THREE. Have you come to terms with your father and your bizarre childhood?
VC: As I was growing up, my dad was larger than life. He was eccentric, charismatic, smart, funny, and very, very convinced of his ideas. . . Also, he had more passion than anyone I’ve ever known, and passion is a laudable quality. To put everything on the line for your beliefs. . . Well, not very many people are willing to do that. And yes, he put our family on the line, and that wasn’t commendable, obviously. But because of him, I developed a love of learning, and a respect for ideas, and a willingness to take risks in life, and I’m thankful for that. If I hadn’t grown up with a powerful belief in something, would I stand by the beliefs I have now? Sure, my dad acted like a lunatic, and I still shake my head over the way I was raised. But the dark years are over, and he’s made up for them in more ways than one, and there’s no point in holding a grudge for things done in the past. I can honestly say I don’t have any feelings of retribution for either of my parents.
FOUR. Since you wrote your memoir as an adult and as a parent who has had three boys, how did you recapture the feel of your own childhood and the viewpoint of a child?
VC: Having children of my own who are the same age now as I was at the time of my memoir was extremely helpful in terms of recreating my own adolescent mind. My boys’ view of the world reminds me so much of how it feels to be twelve, thirteen, and fourteen—the intensity of sights, smells, sounds, and touch, the significance of every relationship, the growing image-consciousness of that stage, the shame they feel for their parents, the sorrow, love, and hope they experience over every event, and the heartbreak of unrequited love. Because of my sons I feel very close to the young person I used to be, and that is invaluable to a writer of memoir.
But being a parent has also helped me relate to my parent’s point of view. How must it have been for my mom to raise eleven kids on the outskirts of a real community? How did she run the household on a shoestring budget? And with no help from Dad? How much of herself did she keep from the family? Did her love for her children put a strain on her loyalty to our dad? I learned so much about my mother just by imagining her life through the eyes of my own motherhood.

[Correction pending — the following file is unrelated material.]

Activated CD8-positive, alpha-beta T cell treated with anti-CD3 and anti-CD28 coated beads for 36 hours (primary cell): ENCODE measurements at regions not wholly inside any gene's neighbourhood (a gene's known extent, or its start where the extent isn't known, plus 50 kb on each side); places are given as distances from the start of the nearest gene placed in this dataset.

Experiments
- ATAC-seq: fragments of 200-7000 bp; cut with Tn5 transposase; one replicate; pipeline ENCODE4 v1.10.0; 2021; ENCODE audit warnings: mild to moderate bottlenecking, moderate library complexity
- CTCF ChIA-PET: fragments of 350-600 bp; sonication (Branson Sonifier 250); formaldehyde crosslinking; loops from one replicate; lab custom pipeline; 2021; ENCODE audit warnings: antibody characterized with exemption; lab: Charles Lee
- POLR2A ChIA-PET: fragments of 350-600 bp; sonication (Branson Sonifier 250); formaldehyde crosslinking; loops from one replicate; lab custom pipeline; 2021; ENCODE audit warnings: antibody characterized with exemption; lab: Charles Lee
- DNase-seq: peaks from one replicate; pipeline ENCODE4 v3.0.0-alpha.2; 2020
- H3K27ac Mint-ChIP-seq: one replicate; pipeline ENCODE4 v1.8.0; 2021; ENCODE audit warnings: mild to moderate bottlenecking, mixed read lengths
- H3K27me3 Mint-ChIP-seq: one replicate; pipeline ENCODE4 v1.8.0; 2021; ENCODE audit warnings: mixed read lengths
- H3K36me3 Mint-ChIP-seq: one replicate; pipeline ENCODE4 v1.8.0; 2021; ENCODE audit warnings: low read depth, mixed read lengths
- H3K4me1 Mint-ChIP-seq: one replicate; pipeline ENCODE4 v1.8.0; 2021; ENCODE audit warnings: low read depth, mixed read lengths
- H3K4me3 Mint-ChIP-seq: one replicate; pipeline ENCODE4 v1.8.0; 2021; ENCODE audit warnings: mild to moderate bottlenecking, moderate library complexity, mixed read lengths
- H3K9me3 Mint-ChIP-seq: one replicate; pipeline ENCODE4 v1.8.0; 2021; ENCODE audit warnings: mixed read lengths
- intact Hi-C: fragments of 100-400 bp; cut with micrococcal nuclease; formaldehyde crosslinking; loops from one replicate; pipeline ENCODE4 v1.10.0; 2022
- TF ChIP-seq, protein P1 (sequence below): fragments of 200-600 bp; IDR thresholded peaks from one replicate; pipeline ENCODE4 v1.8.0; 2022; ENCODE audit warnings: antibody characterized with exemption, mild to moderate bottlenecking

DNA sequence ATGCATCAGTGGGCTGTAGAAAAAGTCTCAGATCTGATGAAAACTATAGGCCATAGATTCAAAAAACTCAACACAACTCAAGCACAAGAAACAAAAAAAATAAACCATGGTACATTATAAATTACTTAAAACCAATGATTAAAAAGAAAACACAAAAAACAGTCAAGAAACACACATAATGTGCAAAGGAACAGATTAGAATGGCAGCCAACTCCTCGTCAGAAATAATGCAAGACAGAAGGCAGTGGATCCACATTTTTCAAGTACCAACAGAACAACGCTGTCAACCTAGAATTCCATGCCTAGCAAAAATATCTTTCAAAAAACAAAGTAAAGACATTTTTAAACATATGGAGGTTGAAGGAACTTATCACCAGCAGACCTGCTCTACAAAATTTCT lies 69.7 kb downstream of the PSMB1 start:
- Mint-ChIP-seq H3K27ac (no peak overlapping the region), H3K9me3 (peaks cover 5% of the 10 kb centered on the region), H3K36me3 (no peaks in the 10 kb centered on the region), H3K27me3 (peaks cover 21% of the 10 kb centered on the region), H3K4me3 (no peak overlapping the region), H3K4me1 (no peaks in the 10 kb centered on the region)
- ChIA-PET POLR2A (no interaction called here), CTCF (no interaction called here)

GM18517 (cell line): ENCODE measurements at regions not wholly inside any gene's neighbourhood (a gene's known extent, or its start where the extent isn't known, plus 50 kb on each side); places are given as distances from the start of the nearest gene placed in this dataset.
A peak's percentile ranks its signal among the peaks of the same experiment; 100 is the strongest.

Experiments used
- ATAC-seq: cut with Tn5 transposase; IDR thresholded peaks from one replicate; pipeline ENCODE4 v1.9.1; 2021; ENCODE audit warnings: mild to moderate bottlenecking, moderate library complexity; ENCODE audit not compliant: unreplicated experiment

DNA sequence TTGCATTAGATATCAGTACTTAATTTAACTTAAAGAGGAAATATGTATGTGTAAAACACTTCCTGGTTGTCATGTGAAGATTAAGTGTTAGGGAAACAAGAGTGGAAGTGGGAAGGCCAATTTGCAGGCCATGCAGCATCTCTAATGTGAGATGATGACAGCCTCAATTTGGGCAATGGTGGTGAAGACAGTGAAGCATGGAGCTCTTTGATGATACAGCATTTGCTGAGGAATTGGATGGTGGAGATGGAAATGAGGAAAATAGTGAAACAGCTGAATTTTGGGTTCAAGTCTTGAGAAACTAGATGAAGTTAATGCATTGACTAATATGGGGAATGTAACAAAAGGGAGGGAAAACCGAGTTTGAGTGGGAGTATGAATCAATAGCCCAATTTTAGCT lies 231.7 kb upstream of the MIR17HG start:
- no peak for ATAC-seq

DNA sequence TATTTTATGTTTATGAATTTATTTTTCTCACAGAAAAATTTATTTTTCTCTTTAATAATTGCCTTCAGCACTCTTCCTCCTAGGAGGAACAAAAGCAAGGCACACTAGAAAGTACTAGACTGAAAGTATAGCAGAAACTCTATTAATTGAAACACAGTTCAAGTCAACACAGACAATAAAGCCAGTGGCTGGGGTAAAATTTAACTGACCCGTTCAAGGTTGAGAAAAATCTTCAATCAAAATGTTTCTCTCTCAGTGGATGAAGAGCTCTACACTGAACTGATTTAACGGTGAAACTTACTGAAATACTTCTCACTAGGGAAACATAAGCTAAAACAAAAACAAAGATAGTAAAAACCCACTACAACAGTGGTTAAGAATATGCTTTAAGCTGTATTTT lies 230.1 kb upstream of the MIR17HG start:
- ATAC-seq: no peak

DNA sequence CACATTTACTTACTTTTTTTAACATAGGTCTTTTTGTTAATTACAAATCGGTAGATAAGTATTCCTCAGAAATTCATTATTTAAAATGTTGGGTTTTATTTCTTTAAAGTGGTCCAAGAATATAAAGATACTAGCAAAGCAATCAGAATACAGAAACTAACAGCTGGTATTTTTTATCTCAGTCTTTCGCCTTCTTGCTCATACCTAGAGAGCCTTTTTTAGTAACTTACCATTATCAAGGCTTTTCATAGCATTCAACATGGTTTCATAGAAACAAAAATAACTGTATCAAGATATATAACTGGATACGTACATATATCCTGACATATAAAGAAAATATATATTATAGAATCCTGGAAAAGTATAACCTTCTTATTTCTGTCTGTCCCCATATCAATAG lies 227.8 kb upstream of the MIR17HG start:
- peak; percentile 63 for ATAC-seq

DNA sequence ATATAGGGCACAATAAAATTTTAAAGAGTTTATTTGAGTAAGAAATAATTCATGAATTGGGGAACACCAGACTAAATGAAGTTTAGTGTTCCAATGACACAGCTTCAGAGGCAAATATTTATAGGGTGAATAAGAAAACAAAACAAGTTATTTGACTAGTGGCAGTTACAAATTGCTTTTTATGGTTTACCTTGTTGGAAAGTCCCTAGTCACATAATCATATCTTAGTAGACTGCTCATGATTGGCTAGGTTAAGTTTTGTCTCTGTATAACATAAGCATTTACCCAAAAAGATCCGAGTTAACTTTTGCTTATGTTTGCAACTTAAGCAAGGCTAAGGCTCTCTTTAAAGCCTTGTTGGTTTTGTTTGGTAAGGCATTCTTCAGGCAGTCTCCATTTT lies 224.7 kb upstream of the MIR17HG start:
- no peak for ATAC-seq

FIVE. Would you speak about the place of humor in your work?
VC: Humor comes naturally to me because there was always humor in my family’s home. Despite the hardships that dogmatic religion put on us (or perhaps as a consequence of those things), life seemed hilarious to us—to all of us. And I know that sounds crazy, but it’s true. When you feel different from the rest of the world, you crave the relief that comes from laughing at yourself.
We didn’t always have a television, but when we did we mostly watched westerns and slapstick comedy. There was something about the little guy going up against the big guy that really tickled us. It’s the dichotomy you find in Mark Twain’s books and in Woody Allen’s work (and other great comics). The more wretched a situation seems, the more there is to laugh about. It has to do with the clash between spiritual hope and existential despair. That sort of thing. And what a delightful topic, when you think about it.
Causes Veronica Chater Supports
Sierra Club; Public Library; Public Schools; Crowden Music Center; Women's Cancer Resource Center; Democratic Party